What is HTHS ??? AND WHAT IS A GOOD VALUEI frequently buy and use various synthetic blends of 10w40 in the warmer months, the price is good, the specs are good, and I change my oil every 3k so it makes no difference to me.
I don't really get hung up on the synthetic vs blend or even conventional, lots of synthetic oil is really just extremely hydrocracked petroleum, I don't think any real conventional exists nowadays and among major brands synthetic is really just a marketing term. A good example is Castrol Edge synthetic 10w-40 vs Valvoline Maxlife 10w-40 blend. Both have similar pour points, viscosity index, and CCS numbers, but that Valvoline has an HTHS of 4, while the Castrol is 3.6, IMO that alone shows the Valvoline is superior, despite not being "fully synthetic".
What is HTHS ??? AND WHAT IS A GOOD VALUE
Phillips 66 - Shield Choice 10W30 synthetic blend made to API SP standard, and sold at a good price, and used for a sensible interval of 7k miles.
I think a lot of the 0W synthetic craze is a combination of fuel economy regulations and the long oil change interval many manufacturers push nowadays. If Jim Bob drives 3 miles to work every day in below freezing weather running dino 15w-40 and only changes his oil every 10k he'll get terrible fuel economy and his engine will probably sludge up.Most engines don't require fancy "approval" oils ... People and definitely most on bitog, get somewhat scared and want to use the "best" oil and oil companies know that and they try to milk the consumer.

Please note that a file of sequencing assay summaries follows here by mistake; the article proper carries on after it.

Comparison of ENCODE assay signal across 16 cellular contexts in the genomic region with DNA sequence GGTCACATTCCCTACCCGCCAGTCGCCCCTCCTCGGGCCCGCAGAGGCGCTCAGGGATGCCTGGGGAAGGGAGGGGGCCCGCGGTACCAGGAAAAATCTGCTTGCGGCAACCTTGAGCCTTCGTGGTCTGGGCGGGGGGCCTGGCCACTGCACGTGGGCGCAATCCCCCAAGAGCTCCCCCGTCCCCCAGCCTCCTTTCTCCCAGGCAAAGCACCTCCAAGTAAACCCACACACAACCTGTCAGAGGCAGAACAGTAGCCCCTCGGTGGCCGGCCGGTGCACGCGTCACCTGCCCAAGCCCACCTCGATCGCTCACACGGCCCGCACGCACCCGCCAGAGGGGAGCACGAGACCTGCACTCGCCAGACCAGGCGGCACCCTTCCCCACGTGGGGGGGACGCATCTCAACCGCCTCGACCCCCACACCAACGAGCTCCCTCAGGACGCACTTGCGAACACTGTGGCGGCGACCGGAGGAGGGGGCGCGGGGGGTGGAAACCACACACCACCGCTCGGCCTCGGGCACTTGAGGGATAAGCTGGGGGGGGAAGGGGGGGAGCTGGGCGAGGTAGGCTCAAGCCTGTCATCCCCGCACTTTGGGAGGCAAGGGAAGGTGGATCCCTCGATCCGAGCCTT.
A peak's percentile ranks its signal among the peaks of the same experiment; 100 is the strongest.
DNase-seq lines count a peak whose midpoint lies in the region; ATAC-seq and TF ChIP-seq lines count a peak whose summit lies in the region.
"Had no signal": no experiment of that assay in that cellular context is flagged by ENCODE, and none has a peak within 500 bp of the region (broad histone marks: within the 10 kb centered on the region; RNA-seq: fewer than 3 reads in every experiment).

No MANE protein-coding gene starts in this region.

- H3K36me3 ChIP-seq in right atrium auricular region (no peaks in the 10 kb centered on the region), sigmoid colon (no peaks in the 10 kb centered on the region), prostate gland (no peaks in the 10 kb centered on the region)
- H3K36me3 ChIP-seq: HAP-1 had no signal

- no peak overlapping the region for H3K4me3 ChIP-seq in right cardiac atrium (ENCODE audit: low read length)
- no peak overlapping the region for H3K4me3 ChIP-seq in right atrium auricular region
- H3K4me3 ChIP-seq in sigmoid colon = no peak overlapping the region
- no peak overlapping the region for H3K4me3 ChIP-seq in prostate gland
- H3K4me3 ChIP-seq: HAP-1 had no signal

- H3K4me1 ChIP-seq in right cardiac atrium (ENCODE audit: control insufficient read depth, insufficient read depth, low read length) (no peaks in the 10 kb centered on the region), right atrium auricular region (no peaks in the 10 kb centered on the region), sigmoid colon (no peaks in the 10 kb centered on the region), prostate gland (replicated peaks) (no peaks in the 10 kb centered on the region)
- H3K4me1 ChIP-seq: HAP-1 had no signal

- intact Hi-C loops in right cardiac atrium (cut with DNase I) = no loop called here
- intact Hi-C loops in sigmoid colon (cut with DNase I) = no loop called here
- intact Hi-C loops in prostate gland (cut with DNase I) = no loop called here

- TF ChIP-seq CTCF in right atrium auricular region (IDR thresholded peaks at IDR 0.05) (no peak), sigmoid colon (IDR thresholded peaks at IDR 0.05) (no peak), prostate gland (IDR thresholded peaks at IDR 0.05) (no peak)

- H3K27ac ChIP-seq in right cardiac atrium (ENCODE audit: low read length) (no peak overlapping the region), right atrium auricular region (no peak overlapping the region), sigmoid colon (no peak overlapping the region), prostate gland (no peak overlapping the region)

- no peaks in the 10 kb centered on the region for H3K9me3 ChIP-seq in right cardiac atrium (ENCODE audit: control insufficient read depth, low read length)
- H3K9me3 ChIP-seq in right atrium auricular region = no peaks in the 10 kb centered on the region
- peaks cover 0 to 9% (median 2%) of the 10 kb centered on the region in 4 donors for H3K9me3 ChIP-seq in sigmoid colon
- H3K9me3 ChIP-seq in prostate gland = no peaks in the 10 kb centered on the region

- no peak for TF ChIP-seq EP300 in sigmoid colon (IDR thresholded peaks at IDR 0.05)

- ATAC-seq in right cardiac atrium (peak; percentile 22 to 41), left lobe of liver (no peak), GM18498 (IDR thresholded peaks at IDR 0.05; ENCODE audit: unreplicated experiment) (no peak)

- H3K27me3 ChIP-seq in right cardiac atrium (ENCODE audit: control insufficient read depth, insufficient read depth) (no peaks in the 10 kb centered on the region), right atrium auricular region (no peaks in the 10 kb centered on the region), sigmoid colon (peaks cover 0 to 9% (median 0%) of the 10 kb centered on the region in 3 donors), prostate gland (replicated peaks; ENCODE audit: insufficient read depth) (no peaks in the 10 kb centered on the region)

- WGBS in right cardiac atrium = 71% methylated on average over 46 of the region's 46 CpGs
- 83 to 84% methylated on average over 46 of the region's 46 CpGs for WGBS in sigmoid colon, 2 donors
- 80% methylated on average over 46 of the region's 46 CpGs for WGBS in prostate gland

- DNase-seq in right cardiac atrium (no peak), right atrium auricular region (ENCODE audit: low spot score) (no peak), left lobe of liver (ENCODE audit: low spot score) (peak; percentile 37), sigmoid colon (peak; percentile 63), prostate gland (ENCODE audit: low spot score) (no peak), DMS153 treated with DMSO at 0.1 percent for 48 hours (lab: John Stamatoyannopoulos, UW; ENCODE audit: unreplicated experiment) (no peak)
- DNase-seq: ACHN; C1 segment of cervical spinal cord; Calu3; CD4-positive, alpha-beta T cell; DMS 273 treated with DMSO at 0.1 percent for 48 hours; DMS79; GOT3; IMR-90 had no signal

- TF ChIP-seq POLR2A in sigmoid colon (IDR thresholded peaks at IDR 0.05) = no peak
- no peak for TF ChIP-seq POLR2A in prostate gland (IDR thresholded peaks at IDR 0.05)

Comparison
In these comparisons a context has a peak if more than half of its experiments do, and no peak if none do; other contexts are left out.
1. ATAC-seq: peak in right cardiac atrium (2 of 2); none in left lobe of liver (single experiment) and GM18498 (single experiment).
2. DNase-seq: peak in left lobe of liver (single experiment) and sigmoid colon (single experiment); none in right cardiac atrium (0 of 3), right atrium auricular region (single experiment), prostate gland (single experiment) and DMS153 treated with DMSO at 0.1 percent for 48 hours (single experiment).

If it's cheaper (high volume) for them to make "synthetic" (real definition of which is a mystery) and have a bigger profit margin, then they'll push that.
race car drivers need syn so will you and your little Accord or Corolla for racing at the top speed of 50mph going to work ...
dino or blend profit margin is probably not much in US, so it's going out the door ... while the rest of the world still uses dino.
I've had many cars going over 200K, 300K and even 400K miles using 10W-40 dino even during very cold winter temps in Idaho but these days if you don't use 0W syn over there, they'll send you to jail.
Schaeffer's 7000 Blend (75% GII+ / 25% GIV PAO) routinely held up to extended drains. The Pennzoil Gold Blend (50% GIl+/50% GIII) did an admirable job as well.Not a trick question. I really am curious to know the reasoning or appeal of buying a blend vs conventional or a full synthetic product .
Do any synthetic blend products actually list the ratio of synthetic to conventional oil on the label ?
Is there any way for a consumer to know if they are getting a 50% / 50% blend or a 1% / 99% blend ?
There isn't a huge difference (if any) in wear or longevity between synthetic and blend so long as it's changed frequently. Semi trucks, cabs, and fleet vehicles can go hundreds of thousands of miles on conventional or blend 15w-40.Blends are still excellent oils, and probably better than oil 20 years ago. So particularly in older vehicles the blends are better than what it originally came with!
Blends make sense IMO for older and less valuable vehicles, or vehicles not driven extremely hard, vehicles for short trips, or not driven much were oil change frequencies occur based primarily on age (6-12 months) and oil with low miles on it is being dumped out.
Newer extremely expensive vehicles, or those driven hard, lots of miles between OCIs, etc. all justify the added costs of premium synthetics.